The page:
According to the Sunday Times, UK cinema giant Cineworld could close all of all its cinemas in the UK and Ireland, as well as 543 venues in the US under the Regal banner.
The news is a devastating blow for the 37,482 people employed by the chain and for cinemagoers alike. Unable to recoup some of the losses from earlier in the summer due to COVID-19, the chain has decided to ‘mothball’ its sites. Effectively, this will put them into hibernation for the winter, with the company likely offering redundancy to staff and hoping to re-employ them next year if the financial situation allows it.
There’s no doubt that further delays to the new Bond film, No Time To Die, has influenced the decision. The blockbuster was initially scheduled for a June release before being pushed back to November, but this weekend’s news that it would be delayed yet again until April 2, 2021, seems to have been the final straw for the business.
With blockbusters like Tenet seeing a lukewarm international reception despite strong marketing campaigns, it’s likely that cinemas just haven’t turned around enough profits to make the trade viable. Not to mention the indomitable presence of streaming services, which has deterred people from physically visiting a screen, and the increasing availability of festival material online.
The UK’s other large cinema chains Odeon and Vue have yet to comment on their situation, and it’s not clear how indie outlet Picturehouse has fared. Cineworld hasn’t yet commented [update: Cineworld has confirmed the temporary closure of its UK and US sites via Twitter], but it expected to write to the Prime Minister and the UK’s culture Secretary Oliver Dowden to explain that the exhibition sector is now ‘unviable.’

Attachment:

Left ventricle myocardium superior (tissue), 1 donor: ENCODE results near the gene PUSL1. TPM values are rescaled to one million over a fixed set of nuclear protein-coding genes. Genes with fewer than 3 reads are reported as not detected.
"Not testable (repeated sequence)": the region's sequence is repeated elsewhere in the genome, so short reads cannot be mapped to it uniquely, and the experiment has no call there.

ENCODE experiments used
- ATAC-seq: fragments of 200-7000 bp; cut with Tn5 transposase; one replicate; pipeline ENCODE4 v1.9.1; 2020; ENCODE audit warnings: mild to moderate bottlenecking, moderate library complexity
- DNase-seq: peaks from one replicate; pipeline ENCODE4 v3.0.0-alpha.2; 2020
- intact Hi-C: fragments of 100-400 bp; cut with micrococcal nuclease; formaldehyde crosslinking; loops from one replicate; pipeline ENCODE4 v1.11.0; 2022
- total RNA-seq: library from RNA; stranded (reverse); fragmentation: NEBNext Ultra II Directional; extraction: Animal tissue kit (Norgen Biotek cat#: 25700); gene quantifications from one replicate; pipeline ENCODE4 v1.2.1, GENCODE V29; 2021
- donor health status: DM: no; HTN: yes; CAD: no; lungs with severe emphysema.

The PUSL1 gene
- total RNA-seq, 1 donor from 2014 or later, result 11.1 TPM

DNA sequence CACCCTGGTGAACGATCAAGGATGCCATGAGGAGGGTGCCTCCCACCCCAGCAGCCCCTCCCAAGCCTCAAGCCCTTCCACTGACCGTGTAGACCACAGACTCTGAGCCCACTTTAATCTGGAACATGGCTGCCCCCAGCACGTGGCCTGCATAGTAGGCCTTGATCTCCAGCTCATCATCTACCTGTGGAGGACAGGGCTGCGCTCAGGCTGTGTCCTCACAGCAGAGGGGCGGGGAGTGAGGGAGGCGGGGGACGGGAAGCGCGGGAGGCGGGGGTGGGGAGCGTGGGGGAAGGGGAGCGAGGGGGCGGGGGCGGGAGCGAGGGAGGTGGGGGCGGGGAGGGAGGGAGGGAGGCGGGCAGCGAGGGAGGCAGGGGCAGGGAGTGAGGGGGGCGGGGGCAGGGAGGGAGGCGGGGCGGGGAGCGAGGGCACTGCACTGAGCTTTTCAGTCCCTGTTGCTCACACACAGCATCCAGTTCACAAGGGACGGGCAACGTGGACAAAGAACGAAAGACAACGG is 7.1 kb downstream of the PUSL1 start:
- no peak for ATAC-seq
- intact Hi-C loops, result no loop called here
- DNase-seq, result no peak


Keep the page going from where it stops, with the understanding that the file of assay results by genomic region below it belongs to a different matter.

We can confirm we are considering the temporary closure of our U.K. and US cinemas, but a final decision has not yet been reached. Once a decision has been made we will update all staff and customers as soon as we can.
— Cineworld Cinemas (@cineworld) October 4, 2020
To put it simply, I’m devastated. As a member of several years, I’m truly sorry that a place that has given cinemagoers so many good memories and a little bit of escapism from the real world has buckled under financial pressure. It’s been clear for a while that the situation was precarious: but even after the chain re-released classics on the big screen in recent weeks and offered incentives such as discounted booking, food and drink, it hasn’t been enough to entice enough viewers back in.
The scale of these losses can’t be overstated. Like many others, I can only hope that the chain recovers some of its losses over the winter and can make a comeback next year.